For quite a while our "The Rivers Movement" project group had planned to go for a second time to India. After our first visit in November 2008 our friends from India had visited us here in Yorkshire in June 2009, and we had planned to return the visit. The "Rivers Movement" project's goal is to create awareness of climate change by means of art and writing. I had joined this group in 2008 based on my interest in geo-centric interfaces, and I contributed to it by doing some of the photography and documentation. Originally the second visit had been planned for November 2009, but then got postponed due to a variety of schedule conflicts. Finally the travel had been booked for April 2010, but then came the volcano - and air travel was at a halt. We had to cancel the travel that time, which was quite a disappointment to everyone. Finally travel was arranged again for the 6.January 2011.
For travelling to India a visa is required, for which the passport needs to be sent to one of the consulates in the UK. I needed my passport for other travel and could only send it at the end of November. The official processing time for it was given as 10 working days, so time should be sufficient. But it was cutting it a bit close. The online application process just had gone through a change, and a new "system" was implemented. The visa application form now includes questions about the applicant's religion and about the military service. At one point I realised I had made a small typo in one of the phone numbers to enter - but there was no provision of going back and changing, once the form had been submitted - had to start filling in another form from scratch. The new online application process seemed to be a bit convoluted, somewhat counterintuitive and with very few explanations, but after about two hours everything was done. The first major problem came a few days later when our team leader, Brian Lewis, had indicated in his form that he is a free-lance writer. He received a phone call that this would be in violation of a "tourist visa". He quickly had to send a fax, stating that he is in fact retired. This was to be done the same day, as he had done his application through an off-line process, which still used "the old forms", and these would expire the same day. Another problem was uncovered by our co-traveller Gina Hawkins, who received a phone call that her photos were not right - they needed to be at least 2" by 2" (5cm x 5 cm) large. This exceeds standard passport picture size, so she had to get quickly larger pictures. I became a bit worried, because I just had sent two standard passport pictures, so I tried to inquire online about the status about a week after I had sent the application. The status inquiry was negative - my passport had not been in the system. This was just after the December-freeze had befallen Britain, with delays in the postal delivery. So I send an email to the online inquiry, with my data. Simply the online reference numbers did not help, only after I had also sent the postal tracking number, it was confirmed that my application had been received. No comment about the photos, so I thought everything is fine. After the christmas holidays I became a bit worried, as I still had not received my visa after more than 3 weeks. and I realised that I had forgotten about those bank holidays which brought all economic life in Britain to a standstill. On 30 December, Deborah Bullivant, our other co-traveller, sent us an email that she had just received a postal mail from the consulate, rejecting her application - because of wrong passport size. She had to travel to Birmingham and hand in her application in person, this time with the right pictures. I got really worried now - had gotten a SMS that there is a courier mail from the consulate. This would probably also contain my visa rejection, and I already prepared for a trip to Birmingham myself. Luckily the post was actually my passport, with the visa in it.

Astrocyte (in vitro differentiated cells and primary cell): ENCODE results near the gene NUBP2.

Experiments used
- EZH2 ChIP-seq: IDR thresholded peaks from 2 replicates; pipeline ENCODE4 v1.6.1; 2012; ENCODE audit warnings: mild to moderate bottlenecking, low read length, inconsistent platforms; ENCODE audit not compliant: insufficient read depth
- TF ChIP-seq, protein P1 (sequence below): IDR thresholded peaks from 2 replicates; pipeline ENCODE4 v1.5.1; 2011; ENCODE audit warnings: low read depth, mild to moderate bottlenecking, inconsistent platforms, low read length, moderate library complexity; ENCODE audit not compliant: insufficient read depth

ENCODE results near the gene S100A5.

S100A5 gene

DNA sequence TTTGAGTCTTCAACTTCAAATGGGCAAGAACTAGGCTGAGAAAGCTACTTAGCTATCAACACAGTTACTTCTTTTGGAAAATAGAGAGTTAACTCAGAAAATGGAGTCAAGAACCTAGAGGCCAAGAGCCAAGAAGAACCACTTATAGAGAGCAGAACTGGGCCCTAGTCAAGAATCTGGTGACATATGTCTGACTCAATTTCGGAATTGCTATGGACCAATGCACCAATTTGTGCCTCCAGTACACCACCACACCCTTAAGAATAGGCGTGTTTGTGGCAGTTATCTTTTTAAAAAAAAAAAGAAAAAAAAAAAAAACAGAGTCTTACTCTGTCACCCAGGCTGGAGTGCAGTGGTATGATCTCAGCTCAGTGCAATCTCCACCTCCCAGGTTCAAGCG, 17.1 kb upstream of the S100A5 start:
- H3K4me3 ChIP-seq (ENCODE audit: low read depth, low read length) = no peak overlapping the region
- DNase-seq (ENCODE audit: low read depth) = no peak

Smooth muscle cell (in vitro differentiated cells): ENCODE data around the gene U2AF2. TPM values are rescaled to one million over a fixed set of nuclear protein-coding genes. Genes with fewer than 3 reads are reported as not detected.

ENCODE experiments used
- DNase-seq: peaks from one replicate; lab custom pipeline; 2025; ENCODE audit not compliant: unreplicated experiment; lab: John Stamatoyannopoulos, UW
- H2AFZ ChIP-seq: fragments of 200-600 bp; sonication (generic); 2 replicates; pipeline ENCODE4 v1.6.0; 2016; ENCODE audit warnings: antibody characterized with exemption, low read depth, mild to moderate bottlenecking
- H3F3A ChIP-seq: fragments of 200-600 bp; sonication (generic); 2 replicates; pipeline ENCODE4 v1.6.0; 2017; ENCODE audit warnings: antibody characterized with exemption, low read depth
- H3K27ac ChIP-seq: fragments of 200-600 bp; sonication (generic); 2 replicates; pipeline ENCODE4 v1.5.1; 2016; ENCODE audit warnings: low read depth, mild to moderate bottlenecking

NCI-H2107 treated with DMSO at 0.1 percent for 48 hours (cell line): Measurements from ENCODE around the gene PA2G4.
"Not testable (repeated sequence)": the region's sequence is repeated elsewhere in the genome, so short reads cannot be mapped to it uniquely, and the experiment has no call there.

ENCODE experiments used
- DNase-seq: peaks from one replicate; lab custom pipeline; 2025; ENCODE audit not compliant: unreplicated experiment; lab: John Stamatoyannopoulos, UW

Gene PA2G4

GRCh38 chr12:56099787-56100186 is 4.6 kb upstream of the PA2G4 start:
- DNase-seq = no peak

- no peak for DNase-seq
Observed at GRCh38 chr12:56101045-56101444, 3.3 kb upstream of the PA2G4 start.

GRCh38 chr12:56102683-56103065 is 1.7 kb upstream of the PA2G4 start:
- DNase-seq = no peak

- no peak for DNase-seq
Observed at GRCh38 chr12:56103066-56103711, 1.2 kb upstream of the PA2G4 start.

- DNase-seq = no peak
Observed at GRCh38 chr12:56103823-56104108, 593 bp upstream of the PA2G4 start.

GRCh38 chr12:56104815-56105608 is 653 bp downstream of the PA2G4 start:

On 4.January Deborah picked up her visa in Birmingham, and now everything was ready for the travel.